This is just a place for early code review and get some early feedbacks. We will submit it as a standard patch after we clean up hive/pig platforms.
14. Why not put it as incubator project instead of putting this in MR code base?
a) It is good for mapreduce, it help mapreduce to run better.
b) More mapreduce user can use this. It is generally more easy for a user to update hadoop and use this feature if provided in hadoop package.
c) The performance benefit for mapreduce is big. We believe low level CPU optimization is still important, knowing the facts that there are other optimization on computation flow like TEZ, Spark, Impala and etc..
d) This map output collector is transparent, it is not unreasoned to provide this as a alternative collector in hadoop package. there are similar practice before, like the fair scheduler is bundled in similar way.
e) Risk is low. Nativetask will fallback to default MR implementation if some case is not supported or goes wrong.
f) Change is small. There are only 10 lines of code change required for hadoop, we expect no regression possibility. Patch for hadoop is provided at:
https://github.com/intel-hadoop/nativetask/blob/native_output_collector/patch/hadoop-2.patch Other nativetask code are self-contained, and won't pollute mapreduce.
In runtime, we only requires deploying the nativetask jars to hadoop directory when installing.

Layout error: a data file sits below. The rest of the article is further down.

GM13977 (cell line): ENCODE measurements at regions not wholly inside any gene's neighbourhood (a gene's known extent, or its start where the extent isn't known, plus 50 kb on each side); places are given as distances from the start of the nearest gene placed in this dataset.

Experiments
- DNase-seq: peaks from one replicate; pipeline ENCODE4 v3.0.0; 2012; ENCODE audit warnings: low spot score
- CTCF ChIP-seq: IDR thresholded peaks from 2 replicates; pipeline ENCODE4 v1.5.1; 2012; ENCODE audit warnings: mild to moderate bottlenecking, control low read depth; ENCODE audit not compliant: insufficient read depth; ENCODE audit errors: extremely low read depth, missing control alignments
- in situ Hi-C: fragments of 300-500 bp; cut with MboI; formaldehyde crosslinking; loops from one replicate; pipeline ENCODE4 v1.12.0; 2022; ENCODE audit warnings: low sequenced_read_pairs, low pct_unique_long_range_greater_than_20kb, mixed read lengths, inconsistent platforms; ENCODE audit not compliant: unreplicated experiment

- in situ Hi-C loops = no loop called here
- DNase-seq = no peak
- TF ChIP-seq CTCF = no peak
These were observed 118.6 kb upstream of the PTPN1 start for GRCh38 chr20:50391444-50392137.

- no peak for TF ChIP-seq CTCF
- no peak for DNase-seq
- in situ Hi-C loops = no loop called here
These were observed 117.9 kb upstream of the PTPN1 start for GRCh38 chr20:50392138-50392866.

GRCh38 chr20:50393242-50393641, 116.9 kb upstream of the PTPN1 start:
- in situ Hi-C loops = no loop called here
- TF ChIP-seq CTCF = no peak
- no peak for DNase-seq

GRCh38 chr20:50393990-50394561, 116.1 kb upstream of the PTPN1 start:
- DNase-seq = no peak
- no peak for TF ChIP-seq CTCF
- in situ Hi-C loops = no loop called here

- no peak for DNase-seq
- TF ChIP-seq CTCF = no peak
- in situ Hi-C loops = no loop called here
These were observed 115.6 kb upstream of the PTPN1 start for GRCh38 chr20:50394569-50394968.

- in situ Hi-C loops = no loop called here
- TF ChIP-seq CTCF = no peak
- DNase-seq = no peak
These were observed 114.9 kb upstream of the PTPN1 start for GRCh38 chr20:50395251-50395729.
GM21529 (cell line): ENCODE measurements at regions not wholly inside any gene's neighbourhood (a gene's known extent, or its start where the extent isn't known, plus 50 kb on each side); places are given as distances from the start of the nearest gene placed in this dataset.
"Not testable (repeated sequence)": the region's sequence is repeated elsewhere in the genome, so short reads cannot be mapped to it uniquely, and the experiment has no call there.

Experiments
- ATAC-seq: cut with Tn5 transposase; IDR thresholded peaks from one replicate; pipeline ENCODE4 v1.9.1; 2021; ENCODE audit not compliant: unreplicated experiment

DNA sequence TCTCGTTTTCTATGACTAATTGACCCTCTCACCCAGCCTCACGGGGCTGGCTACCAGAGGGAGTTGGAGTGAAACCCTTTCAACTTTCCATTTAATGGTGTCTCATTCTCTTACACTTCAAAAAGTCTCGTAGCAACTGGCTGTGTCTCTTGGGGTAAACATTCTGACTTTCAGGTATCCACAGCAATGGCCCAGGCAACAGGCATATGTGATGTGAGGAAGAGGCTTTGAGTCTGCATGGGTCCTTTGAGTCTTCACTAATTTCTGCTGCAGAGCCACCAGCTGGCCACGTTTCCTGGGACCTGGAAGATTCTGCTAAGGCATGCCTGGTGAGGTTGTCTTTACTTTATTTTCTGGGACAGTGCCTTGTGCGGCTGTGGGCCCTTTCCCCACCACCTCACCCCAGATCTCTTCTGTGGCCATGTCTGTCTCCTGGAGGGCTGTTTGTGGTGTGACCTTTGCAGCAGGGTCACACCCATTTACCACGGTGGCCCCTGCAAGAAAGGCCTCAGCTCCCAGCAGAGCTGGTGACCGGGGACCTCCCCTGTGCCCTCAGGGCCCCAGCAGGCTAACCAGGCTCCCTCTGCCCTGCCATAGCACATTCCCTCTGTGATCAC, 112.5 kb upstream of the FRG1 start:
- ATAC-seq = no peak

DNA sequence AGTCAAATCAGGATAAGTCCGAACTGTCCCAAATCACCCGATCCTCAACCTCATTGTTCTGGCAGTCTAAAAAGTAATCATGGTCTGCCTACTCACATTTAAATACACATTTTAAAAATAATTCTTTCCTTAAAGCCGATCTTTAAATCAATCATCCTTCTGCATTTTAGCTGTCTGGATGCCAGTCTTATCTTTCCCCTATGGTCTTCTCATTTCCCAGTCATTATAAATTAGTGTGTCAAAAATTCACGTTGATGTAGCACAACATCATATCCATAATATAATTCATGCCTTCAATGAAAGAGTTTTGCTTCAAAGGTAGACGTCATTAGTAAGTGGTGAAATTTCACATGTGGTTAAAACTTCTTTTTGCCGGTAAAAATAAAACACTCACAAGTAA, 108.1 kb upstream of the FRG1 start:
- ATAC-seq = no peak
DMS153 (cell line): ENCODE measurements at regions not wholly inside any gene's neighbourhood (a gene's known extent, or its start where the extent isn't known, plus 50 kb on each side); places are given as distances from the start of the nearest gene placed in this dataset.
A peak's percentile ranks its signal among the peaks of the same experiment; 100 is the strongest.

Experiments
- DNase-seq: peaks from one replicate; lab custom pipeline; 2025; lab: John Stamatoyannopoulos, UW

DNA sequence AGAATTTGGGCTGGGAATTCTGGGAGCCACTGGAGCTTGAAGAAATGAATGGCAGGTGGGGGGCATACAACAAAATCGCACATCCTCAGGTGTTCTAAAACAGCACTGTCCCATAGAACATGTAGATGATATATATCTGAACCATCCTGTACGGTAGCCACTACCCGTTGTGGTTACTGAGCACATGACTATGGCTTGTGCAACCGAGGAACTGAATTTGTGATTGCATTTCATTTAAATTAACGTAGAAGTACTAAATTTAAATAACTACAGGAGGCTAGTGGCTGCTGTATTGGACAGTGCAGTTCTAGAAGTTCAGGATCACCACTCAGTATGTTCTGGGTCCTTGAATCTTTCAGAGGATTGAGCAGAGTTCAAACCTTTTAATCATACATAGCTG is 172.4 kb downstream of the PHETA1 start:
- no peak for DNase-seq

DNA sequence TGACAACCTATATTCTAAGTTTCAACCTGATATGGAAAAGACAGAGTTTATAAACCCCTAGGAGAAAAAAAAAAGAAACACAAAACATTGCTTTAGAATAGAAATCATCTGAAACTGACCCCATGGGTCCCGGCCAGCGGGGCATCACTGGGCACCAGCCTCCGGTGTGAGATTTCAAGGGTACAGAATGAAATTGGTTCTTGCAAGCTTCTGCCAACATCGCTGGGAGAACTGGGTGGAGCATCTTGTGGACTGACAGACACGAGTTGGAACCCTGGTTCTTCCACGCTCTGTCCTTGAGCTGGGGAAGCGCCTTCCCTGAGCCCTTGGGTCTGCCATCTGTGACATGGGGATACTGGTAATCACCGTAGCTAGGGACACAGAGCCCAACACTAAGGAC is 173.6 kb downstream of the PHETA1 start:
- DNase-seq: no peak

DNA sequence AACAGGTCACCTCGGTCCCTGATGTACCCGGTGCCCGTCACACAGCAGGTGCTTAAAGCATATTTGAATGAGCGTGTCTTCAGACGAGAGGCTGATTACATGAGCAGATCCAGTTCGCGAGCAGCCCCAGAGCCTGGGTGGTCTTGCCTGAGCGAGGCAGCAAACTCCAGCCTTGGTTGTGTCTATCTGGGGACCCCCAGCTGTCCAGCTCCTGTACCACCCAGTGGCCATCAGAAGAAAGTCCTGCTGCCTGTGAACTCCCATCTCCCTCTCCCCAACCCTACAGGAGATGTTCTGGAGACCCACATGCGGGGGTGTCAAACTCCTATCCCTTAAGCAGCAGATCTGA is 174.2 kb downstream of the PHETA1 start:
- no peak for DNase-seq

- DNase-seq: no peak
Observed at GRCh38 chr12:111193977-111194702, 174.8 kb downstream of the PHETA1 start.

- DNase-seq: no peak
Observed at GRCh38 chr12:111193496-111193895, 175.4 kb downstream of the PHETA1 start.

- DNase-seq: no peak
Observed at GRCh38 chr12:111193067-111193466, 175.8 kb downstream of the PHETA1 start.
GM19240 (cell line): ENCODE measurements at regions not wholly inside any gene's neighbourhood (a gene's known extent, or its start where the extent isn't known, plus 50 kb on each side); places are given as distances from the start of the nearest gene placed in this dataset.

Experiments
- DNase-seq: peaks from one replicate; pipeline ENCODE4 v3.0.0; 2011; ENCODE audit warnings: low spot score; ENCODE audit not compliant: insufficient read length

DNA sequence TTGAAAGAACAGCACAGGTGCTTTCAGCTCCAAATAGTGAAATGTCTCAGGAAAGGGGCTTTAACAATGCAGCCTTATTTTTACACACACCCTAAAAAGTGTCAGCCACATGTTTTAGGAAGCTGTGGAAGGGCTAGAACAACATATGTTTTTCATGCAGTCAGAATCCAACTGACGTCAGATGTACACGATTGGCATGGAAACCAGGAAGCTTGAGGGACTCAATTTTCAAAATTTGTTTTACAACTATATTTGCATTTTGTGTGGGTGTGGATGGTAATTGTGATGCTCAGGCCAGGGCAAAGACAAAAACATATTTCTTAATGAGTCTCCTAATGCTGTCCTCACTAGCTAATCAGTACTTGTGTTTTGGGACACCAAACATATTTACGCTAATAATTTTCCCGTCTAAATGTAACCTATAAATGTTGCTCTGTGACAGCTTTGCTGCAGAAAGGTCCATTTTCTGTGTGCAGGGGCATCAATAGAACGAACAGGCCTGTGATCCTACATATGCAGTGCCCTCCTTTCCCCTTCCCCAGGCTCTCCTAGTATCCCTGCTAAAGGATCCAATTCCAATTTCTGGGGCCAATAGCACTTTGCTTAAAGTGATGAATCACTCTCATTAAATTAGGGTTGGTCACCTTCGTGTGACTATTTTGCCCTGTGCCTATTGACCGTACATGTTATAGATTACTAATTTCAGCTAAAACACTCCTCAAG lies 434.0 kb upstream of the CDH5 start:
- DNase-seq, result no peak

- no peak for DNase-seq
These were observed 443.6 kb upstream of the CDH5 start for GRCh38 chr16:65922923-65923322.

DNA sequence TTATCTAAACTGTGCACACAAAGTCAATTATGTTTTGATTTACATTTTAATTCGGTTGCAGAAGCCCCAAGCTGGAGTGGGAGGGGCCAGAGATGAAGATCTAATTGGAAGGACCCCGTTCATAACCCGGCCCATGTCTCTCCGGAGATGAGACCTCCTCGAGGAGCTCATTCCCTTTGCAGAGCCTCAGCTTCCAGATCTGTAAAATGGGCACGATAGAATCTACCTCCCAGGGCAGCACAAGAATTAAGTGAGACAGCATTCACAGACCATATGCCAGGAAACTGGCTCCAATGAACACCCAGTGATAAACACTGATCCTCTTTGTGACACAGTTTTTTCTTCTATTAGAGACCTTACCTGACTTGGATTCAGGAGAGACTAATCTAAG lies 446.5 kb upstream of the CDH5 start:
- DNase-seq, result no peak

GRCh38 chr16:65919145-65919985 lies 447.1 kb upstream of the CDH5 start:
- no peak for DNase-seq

These thinkings make us tend to feel that it is better to do this in hadoop instead of a new project.
The above questions was interpreted from the comments in a very subjective manner, I suspect there will be points missing or wrongly interpreted that need further elaboration or correction. What are them?
I am sure there are still concerns for this patch, but before we say no to reject, maybe we should pause and think:
Are there still big user base using Mapreduce? Is this patch valuable for those users? Is the risk involved by this patch controlled? Can these concerns be solved by improving the patch?
In the hadoop eco-system, there are many high level innovation like TEZ, Impala, Spark and etc.., but there are far less innovation or optimization in micro-architecture. This patch is a try.